Definition of artistic pool

Artistic pool is a trick shot competition, inspired by the related discipline of artistic billiards.

24 Random Essential Billiards Terms

Also bar box, pub table, tavern table. Distinctive pool tables found in bars/pubs/taverns, and often in various other venues such as family entertainment centers and arcade rooms at bowling alleys. They are almost always coin-operated and smaller than tables found in pool halls. Typical bar boxes are 3.5 ft (1.1 m) × 7 ft (2.1 m).
This is placed on a ball by hitting it slightly below center. This action makes the ball travel in a motion against its originally hit direction.
This is English that turns into running action after contact with the object ball. This will open up the angle on a bank.
Chiefly British: Same as shark (senses 1, 2). The term appears in lyrics from The Mikado (1884) in relation to billiards, and developed from sharper (in use by at least 1681, but now obsolete) meaning "hustler" but not specific to billiards.
A player's auction at a pool tournament. Each player is called and players and spectators bid on the player. The highest bidder(s) pays their bid to the calcutta, and by doing so invest in that player's success. If a player wins or places in the tournament, those who "bought" the player receive a percentage of the total calcutta payout, usually tracking the percentage payout of the tournament prize fund. Typically, players have the option of purchasing half of themselves when the high bid is won by a third party. Like english and scotch doubles, usually not capitalized.
To "give someone weight" is to give them a handicap so the game is more even in skill level. If one player is significantly better than the other in a game, then you can add some weight, more or less balls for someone, to even the difficulty load between each player.
This is to step up to the table and successfully execute a difficult shot.
Pronounced "No-Rango". A norengo refers to what should be an easy straight in shot where the object ball is usually very close to the pocket. But the shooter strikes the ball harder than they should and the result is the object ball rattling out of the pocket and a missed shot.
Also see Lorengo.
Also lady's aid or girly stick. A denigrating term for the mechanical bridge.
A player who was not shooting well during a match but suddenly turns it around and starts playing better and more accurately. Also known as "Finding a stroke" or "Found their stroke".
In snooker, the colour ball worth 5 points, whose spot is at the center of the table.
Chiefly British: The cushion on the top rail. Compare foot cushion; contrast bottom cushion.
This is to use running english or soft speed in order to open up the angle on a particular bank shot.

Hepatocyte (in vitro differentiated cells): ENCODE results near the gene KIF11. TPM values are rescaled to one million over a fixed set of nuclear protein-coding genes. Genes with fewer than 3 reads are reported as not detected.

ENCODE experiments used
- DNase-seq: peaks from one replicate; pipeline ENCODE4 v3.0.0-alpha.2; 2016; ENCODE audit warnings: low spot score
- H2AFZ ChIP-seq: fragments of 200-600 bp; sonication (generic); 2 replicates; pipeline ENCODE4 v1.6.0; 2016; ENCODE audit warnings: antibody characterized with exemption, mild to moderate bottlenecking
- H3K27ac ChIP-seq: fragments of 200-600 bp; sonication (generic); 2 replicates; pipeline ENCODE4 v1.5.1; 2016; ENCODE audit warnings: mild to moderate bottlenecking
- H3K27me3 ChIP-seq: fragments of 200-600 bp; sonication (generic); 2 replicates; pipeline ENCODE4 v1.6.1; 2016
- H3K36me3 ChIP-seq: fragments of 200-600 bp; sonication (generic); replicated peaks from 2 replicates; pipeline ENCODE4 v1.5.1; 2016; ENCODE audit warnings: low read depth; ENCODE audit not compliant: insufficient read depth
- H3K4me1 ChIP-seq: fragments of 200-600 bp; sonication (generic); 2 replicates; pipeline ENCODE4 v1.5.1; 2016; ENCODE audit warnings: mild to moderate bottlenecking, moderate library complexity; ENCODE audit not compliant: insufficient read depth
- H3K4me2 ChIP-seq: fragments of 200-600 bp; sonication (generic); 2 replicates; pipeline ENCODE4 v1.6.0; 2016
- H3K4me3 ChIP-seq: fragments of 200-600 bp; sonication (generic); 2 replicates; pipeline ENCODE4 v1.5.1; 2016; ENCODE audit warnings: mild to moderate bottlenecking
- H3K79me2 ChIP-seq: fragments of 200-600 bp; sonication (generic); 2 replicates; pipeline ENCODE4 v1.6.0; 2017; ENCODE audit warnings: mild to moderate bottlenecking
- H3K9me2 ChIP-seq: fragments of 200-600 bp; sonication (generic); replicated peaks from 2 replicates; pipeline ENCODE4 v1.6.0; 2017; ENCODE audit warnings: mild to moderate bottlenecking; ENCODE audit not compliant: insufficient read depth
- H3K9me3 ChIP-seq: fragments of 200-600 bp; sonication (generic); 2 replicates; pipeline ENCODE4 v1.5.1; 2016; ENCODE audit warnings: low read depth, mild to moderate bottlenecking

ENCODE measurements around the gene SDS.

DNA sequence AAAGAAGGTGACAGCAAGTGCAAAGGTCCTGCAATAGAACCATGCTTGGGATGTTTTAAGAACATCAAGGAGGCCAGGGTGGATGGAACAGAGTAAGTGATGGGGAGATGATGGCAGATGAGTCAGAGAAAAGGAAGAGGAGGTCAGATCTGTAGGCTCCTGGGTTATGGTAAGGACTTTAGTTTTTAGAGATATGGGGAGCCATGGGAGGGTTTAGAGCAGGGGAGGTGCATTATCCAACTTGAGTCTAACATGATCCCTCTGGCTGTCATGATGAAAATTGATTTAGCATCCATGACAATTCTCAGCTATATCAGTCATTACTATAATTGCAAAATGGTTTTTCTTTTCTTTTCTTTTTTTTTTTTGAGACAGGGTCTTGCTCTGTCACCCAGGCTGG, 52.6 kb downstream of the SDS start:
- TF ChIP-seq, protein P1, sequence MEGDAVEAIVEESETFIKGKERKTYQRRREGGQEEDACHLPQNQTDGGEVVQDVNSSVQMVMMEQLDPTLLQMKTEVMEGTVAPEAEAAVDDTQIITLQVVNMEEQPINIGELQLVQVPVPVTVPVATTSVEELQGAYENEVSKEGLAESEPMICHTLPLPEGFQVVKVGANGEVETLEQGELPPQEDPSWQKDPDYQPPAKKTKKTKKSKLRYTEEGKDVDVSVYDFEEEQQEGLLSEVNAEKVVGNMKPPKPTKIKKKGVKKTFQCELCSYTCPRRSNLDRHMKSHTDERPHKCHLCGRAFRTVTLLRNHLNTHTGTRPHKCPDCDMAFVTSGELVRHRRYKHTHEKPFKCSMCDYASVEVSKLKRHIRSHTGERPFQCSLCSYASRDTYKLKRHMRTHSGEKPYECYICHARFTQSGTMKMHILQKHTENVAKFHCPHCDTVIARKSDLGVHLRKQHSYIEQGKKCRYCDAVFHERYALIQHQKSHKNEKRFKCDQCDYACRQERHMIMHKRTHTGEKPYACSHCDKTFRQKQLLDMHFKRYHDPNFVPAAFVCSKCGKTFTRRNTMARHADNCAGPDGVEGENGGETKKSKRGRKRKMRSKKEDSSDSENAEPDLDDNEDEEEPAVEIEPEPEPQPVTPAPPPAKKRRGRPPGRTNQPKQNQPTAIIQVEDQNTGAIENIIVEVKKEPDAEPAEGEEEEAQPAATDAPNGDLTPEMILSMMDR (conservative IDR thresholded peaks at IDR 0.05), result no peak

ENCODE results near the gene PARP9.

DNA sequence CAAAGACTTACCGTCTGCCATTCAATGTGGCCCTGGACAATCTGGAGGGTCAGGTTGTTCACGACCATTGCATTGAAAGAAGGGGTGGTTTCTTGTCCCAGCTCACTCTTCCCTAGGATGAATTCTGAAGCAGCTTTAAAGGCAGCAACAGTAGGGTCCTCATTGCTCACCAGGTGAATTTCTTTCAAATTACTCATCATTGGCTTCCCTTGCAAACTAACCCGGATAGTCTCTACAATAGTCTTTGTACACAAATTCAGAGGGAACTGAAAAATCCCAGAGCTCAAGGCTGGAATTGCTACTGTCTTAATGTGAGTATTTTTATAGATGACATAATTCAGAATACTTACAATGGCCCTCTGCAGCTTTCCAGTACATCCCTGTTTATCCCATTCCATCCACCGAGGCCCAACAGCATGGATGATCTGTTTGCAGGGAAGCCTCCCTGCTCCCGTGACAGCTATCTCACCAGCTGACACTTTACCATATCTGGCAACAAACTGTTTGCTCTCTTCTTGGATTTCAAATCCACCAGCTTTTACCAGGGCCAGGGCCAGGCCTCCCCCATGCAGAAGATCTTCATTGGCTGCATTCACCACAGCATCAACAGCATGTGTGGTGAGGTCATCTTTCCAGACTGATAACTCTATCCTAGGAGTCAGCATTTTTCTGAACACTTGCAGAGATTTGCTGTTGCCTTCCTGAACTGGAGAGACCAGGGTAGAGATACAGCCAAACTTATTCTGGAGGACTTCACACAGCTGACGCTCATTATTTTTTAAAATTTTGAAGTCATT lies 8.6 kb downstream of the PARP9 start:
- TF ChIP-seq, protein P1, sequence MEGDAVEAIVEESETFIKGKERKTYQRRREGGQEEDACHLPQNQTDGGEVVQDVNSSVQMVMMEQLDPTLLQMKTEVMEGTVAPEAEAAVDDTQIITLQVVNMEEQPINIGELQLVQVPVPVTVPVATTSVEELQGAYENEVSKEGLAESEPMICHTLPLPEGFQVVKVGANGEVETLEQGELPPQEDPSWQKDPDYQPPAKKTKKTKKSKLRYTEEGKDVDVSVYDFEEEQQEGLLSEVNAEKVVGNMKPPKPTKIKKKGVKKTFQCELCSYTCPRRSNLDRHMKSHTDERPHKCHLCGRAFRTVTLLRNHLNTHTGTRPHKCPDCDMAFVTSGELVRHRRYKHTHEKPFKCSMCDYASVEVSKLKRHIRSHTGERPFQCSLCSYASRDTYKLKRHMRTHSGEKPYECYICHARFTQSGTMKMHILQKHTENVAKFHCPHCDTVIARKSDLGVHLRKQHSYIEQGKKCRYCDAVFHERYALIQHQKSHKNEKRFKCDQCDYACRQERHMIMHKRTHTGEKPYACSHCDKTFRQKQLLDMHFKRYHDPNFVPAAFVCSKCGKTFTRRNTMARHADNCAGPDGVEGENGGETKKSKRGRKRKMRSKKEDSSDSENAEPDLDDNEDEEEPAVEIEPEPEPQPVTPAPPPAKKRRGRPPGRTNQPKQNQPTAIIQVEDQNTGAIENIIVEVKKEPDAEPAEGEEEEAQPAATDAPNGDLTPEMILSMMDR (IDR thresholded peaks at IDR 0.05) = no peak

The rules played in a particular venue not necessarily in comportment with official rules, or with common local bar pool custom.
Also known as a Dead cushion. A cushion that has either lost a degree of elastic resiliency or is not firmly bolted to the frame, in both cases causing balls to rebound with less energy than is normal.
To play even; without a handicap. Also called heads up.
Also semi-massé shot. A moderate curve imparted to the path of the cue ball by an elevated hit with use of english (side); or a shot using this technique. Also known as a curve (US) or swerve (UK) shot. Compare massé.
To play for money and lull a victim into thinking they can win, prompting them to accept higher and higher stakes, until beating them and walking off with more money than they would have been willing to bet had they been beaten soundly in the beginning. The terms hustler, for one who hustles, and hustling, describing the act, are just as common if not more so than this verb form.
A stroking technique in which a player releases his gripping hand briefly and re-grasps the cue farther back on the butt just before hitting the cue ball.
This is the way a ball rolls when impeded by something on the table or a blemish in the cloth, often times regular players will remember certain rolls and play to them.
This is a type of shot that is executed by an object ball caroming off of another object ball in order to gain the pocket.
The effect of shooting regulation-weight object balls with an old-fashioned over-weight bar table cue ball, such that the cue ball moves forward to occupy (sometimes only temporarily), or go beyond, the original position of the object ball, even on a draw or stop shot, because the mass of the cue ball exceeds that of the object ball. Players who understand smash-through well can use it intentionally for position play, such as to nudge other object balls nearby the target ball. Smash-through also makes it dangerous in bar pool (when equipped with such a cue ball) to pocket straight-on ducks with a stop shot instead of by cheating the pocket because of the likelihood of scratching the cue ball.
Used with an amount to signify money added to a tournament prize fund in addition to the amount accumulated from entry fees (e.g. "$500 added").
To fail to make a legal shot.